Acer was one of the first companies to jump into the pool of Ultrabooks. The Acer Aspire S3, which we reviewed last year, was a competent first entry. Battery life could have been better and performance was only so-so, but the laptop was otherwise competent.
Ultrabooks have marched on since then and now are updated with the latest third-generation Intel Core processors. Acer has launched several new Ultrabooks with this updated hardware. One is the S5, a laptop Acer started to show off early this year but only now has put into production.
At first glance, the S5 seems unremarkable. Our review unit arrived with a Core i7-3517U low-voltage processor, 4GB of RAM and Intel HD 4000 integrated graphics. The display panel is 1366 x 768, which is as common as one could possibly imagine.
The Acer S5 has some oddities, however. The laptop has not one but two solid state drives – a pair of 128GB drives linked via RAID0. The S5 also maintains an extremely thin .59-inch-thick frame by hiding its connectivity in a drop-down panel on the back of the laptop. The panel opens or closes with the press of a button beside the keyboard.
Such changes could have a big impact on the S5’s performance and usability, but this is also a 13.3-inch Ultrabook, and as such it needs to live up to certain standards. Does the S5 fix the S3’s short battery life, for example? Let’s find out.
Acer is not known for striking designs. The Acer Aspire S5 is an example of the company’s least inspired efforts. This is a laptop. It has keys. It has a display. It has a touchpad. Oh, and it’s thin. The end.
The S5’s design looks more like a production prototype than a retail product. The basics are similar to the Acer Aspire S3 – the edges of the laptop curve rather than point, the rear of the chassis (just under the display) has a small lip of material and the lid itself is plain, flat metal. But the silver finish of the S3 looked more, well, finished; the black S5 just looks drab.
Although panel gaps are tight, the chassis suffers from minor flex issues. This is all too common among Ultrabooks and never is acceptable.
As mentioned, the S5 hides its connectivity in a panel that drops from the bottom rear of the laptop with the press of the button. This panel hides two USB 3.0 ports, a Thunderbolt port and HDMI. A headphone jack is located on the right side of the laptop near the rear of the chassis.
The drop-down panel opens and closes with an annoying mechanical whirr that sounds like the motor in a cheap remote-control toy. We can’t help but wonder if Acer could have found a more elegant solution.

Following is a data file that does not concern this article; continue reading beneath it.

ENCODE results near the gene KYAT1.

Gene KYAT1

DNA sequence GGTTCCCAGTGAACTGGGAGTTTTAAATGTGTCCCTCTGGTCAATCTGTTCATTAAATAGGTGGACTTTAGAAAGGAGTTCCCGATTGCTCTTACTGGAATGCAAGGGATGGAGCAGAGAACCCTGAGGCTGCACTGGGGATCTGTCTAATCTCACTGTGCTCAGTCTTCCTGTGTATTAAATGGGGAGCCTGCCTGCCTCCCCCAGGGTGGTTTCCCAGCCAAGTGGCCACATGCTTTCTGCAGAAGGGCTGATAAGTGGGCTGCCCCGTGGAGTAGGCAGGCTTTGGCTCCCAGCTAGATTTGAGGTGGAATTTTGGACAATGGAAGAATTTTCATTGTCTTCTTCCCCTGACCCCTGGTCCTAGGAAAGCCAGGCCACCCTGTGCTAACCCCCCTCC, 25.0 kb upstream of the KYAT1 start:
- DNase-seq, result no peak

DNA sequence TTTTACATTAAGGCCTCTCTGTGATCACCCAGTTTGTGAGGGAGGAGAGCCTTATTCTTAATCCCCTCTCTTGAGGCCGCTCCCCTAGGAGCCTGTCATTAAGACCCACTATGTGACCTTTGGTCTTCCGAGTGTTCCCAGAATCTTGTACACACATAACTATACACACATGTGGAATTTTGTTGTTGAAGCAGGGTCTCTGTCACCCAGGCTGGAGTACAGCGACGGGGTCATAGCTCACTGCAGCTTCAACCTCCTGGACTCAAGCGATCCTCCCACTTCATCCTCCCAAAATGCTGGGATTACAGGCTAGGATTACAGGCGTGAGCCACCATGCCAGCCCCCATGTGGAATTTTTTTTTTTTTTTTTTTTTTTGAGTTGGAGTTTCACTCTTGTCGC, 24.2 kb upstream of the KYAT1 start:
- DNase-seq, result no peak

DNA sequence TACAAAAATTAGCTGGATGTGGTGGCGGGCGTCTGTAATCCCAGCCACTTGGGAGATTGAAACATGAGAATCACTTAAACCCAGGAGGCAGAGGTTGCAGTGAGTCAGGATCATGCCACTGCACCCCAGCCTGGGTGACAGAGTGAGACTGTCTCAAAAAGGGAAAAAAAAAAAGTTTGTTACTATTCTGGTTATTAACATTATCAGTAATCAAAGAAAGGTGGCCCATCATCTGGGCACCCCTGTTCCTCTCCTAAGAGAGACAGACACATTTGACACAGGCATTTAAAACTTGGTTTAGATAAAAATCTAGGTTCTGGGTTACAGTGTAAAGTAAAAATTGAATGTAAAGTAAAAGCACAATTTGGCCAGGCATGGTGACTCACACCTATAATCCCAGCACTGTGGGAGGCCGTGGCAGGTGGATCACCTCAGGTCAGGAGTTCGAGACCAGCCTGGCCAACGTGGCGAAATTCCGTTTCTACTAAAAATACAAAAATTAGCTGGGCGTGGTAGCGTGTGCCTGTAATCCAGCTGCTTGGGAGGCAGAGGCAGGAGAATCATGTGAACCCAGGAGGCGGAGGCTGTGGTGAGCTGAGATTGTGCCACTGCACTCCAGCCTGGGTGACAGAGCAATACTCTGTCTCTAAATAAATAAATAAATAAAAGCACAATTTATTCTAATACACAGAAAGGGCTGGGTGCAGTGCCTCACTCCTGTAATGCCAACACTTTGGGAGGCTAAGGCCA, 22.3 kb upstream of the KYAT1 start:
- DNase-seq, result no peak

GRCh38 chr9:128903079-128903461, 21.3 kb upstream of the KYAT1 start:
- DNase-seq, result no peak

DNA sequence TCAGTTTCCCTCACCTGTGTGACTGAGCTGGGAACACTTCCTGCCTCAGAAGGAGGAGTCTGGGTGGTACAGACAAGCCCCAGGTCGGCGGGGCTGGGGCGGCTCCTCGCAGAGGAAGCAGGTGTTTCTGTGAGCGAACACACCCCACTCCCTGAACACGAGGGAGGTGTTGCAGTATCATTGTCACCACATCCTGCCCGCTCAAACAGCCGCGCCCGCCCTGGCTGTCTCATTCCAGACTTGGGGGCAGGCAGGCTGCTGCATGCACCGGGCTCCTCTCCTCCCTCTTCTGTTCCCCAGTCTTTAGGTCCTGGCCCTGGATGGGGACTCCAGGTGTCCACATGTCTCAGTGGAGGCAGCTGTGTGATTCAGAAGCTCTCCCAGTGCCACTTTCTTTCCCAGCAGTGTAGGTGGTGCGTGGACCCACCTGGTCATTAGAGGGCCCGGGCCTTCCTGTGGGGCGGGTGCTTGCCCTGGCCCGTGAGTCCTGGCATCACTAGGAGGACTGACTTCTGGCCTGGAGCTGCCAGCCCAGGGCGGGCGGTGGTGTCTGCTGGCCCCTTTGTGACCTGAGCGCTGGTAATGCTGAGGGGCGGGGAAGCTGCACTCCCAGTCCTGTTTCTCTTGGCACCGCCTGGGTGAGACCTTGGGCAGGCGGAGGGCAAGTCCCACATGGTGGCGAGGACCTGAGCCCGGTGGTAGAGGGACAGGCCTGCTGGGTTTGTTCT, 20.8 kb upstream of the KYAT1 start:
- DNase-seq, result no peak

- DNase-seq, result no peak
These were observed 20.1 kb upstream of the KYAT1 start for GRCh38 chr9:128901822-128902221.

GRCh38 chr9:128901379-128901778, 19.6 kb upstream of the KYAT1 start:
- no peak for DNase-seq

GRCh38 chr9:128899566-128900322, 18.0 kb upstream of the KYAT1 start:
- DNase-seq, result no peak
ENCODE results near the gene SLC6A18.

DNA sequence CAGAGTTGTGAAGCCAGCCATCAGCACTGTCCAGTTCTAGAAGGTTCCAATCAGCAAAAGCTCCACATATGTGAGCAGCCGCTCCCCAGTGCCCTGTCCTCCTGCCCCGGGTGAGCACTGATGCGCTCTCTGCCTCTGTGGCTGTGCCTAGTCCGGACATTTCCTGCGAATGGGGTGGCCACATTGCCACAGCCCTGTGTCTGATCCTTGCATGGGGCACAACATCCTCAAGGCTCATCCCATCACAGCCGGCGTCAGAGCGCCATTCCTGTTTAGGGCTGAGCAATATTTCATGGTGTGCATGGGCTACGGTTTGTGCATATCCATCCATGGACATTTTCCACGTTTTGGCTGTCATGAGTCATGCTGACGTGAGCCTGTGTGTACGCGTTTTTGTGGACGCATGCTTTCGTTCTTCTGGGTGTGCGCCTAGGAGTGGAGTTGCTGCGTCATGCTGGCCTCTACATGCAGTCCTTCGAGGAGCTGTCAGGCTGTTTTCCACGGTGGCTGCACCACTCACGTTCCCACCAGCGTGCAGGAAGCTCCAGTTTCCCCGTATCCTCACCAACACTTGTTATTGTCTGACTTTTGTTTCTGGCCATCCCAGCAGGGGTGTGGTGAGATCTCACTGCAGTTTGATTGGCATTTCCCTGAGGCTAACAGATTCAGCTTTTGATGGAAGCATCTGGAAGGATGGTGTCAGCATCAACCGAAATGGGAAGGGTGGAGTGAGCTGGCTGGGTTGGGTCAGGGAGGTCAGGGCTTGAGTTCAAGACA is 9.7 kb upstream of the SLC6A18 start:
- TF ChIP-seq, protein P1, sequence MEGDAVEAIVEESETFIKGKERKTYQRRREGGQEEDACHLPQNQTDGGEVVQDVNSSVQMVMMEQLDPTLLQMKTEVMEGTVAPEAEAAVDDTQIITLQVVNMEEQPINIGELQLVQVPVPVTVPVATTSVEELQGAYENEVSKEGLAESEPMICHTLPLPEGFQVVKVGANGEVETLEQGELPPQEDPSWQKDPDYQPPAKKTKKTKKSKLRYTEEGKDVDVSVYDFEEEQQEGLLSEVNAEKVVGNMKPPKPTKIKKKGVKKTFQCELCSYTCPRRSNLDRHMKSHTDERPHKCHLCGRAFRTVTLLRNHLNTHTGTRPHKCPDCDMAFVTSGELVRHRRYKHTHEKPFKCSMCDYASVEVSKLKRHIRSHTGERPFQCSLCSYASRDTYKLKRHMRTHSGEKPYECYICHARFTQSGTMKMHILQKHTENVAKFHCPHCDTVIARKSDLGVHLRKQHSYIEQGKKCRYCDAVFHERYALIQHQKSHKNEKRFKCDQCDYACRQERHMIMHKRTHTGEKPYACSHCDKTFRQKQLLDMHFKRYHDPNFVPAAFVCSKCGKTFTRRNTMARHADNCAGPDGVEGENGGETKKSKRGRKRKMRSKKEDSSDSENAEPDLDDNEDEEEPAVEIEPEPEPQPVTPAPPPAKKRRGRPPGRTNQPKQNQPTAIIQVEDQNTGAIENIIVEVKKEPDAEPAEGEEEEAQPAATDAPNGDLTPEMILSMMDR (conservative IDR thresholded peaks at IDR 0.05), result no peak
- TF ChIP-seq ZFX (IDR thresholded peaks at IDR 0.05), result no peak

The S5’s keyboard reflects the laptop’s design: basic and lacking outstanding traits. It’s a good keyboard, however, which instantly makes it better than those found on some competitors. Some key travel and individual keys are well separated from those around them. Our only major complaint is the layout. Some keys are much smaller than they need to be, such as the arrow keys and the backspace key.
Backlighting is not an option on this laptop. That’s disappointing because most competitors offer a backlit keyboard; it’s usually standard equipment. Its absence is notable in light of this Acer’s high price tag.
What about the touchpad? As with the rest of the laptop – well, it’s a touchpad. Touch it, and the cursor moves. The touchpad is neither large nor small. It’s neither touchy nor unresponsive. Multi-touch gestures work as you’d expect for a Windows 7 laptop, which is to say they do work, but they aren’t smooth.
Display and audio quality
High-end Ultrabooks are raising the bar on what consumers can expect from laptop displays. The Envy line has its Radiance display, and Asusnow offers a 1080p-IPS option on its Zenbook Prime. Among this competition, the Acer Aspire S5’s glossy 1366 x 768 display is at an obvious disadvantage right out of the gate.
We found no improvement when examining test images. Black levels are average, and gradient banding performance, while reasonably smooth, shows some noticeable bands across the entire test image. Viewing angles are typical of a laptop panel, and images lack uniformity as a result.
We’d be wrong to say that the S5’s display is worse than average, but it’s not better than average. Buyers are going to expect more from a laptop with a MSRP well above $1,000.
Sound quality is a high point. Ultrabooks struggle in this area, but the S5 surprised us with decent sound reproduction in all situations. Maximum volume is acceptable; some bass reproduction is available and results in no distortion.